Improve your sleep to improve your fitness
Our culture encourages us to seek transformation through fitness. We grind hard, track progress, and reward ourselves for losing weight and gaining strength. But as we push our boundaries in physical performance, the most critical aspect of our fitness often takes the backseat: sleep.
While the importance of rest is now more recognized than it was a decade ago, many of us are still plagued by the advice doled out to us in the past. "Sleep when you're dead." "No rest until you're done." "Sleep is for the weak." "Burn the midnight oil." Many of these phrases suggest that the choice to forego sleep is evidence of strength, dedication, and productivity.
However, it is the exact opposite. Consistent and adequate sleep is crucial for health, well-being, and performance in every domain. Let's jump into why sleep deserves more attention, not less, from high performers everywhere.
Quality sleep gives athletes their edge
If there's one group of people who intimately understand the importance of sleep, it's competitive athletes. Sleep has been proven as a critical ingredient in athletes' abilities to perform and recover.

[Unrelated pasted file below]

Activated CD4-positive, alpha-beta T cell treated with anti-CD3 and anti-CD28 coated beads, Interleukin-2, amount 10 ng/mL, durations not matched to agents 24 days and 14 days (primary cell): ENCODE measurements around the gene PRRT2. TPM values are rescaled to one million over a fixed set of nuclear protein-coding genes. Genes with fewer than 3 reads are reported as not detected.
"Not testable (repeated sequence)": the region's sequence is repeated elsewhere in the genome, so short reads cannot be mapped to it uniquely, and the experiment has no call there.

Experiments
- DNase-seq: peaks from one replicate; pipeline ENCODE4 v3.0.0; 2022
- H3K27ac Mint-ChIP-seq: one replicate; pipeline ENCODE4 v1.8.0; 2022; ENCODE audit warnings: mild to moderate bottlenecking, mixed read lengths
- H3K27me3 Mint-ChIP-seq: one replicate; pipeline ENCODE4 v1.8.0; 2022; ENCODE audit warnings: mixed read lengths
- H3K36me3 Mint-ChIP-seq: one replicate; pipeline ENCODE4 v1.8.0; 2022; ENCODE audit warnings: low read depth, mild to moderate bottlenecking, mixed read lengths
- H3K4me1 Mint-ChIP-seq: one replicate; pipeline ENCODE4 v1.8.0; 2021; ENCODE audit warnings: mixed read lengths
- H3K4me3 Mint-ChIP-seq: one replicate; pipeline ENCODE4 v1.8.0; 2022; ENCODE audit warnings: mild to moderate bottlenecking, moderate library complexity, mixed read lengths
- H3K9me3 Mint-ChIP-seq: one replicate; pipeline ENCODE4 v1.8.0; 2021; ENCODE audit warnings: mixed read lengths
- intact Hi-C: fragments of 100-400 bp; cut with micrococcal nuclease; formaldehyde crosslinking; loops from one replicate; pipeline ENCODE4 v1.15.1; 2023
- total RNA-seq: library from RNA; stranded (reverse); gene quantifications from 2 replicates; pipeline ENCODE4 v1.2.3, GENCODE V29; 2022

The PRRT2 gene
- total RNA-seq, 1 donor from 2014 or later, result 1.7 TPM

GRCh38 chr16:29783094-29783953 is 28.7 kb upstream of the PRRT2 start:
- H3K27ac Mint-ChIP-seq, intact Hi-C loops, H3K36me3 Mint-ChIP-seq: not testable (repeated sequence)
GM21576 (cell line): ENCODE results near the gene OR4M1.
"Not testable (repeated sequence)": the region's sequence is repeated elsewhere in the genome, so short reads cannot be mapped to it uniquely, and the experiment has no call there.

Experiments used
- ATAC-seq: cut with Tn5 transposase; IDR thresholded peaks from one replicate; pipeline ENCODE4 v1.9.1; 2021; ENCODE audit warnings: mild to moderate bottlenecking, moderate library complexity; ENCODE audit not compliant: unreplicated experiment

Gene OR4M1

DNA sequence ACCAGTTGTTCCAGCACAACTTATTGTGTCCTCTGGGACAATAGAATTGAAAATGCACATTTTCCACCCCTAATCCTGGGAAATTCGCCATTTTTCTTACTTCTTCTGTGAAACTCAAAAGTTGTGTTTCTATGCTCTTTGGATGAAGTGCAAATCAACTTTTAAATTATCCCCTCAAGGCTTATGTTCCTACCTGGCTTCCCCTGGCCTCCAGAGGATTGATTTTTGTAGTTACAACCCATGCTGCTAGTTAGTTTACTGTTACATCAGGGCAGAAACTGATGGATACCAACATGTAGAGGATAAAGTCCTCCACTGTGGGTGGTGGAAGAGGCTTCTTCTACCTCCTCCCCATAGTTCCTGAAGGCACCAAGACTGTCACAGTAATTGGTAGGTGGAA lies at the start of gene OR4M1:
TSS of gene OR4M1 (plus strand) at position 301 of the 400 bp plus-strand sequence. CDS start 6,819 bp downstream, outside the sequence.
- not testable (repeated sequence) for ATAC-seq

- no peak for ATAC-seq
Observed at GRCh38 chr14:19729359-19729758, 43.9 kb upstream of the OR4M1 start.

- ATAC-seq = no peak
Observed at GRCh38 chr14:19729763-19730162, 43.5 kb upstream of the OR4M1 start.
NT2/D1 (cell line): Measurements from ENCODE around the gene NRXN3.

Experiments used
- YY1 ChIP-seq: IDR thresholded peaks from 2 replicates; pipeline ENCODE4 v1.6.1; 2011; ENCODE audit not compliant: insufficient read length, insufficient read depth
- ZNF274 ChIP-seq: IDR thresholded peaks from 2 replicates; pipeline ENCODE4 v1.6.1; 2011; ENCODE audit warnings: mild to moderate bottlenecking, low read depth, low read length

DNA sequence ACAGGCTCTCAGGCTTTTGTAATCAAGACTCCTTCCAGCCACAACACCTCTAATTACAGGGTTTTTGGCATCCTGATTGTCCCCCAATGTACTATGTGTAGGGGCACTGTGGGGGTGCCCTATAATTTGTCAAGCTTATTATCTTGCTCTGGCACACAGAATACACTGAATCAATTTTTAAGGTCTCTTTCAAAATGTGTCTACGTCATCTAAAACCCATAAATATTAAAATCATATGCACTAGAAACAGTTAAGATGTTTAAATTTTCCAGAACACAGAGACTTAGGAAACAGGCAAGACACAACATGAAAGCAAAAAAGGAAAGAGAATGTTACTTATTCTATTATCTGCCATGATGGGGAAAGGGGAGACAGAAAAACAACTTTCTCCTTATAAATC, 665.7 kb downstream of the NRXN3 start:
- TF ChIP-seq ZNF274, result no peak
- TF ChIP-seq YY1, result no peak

A recent research review summarizes just how dramatic and broad the impacts of sleep are. When an athlete is sleep deprived, reaction time, accuracy, vigor, strength, and endurance all suffer, as well as cognitive functions such as judgment and decision-making. On the other hand, getting more sleep has been shown to enhance reaction times, mood, sprint times, tennis serve accuracy, swim turns, kick stroke efficiency, and increased free throw and 3-point accuracy.
The message is clear: whether you're an elite athlete or someone who's just setting out on a fitness journey, sleep could be that game-changer you've overlooked.
The price we pay when we cut sleep short
The fast-paced world we inhabit tempts us to skimp on sleep. As we see sleeping hours as wasted hours, we might view these sacrifices as necessary or inconsequential. But the truth is undeniable: the repercussions of sleep deprivation are vast and deeply intertwined with everything we do: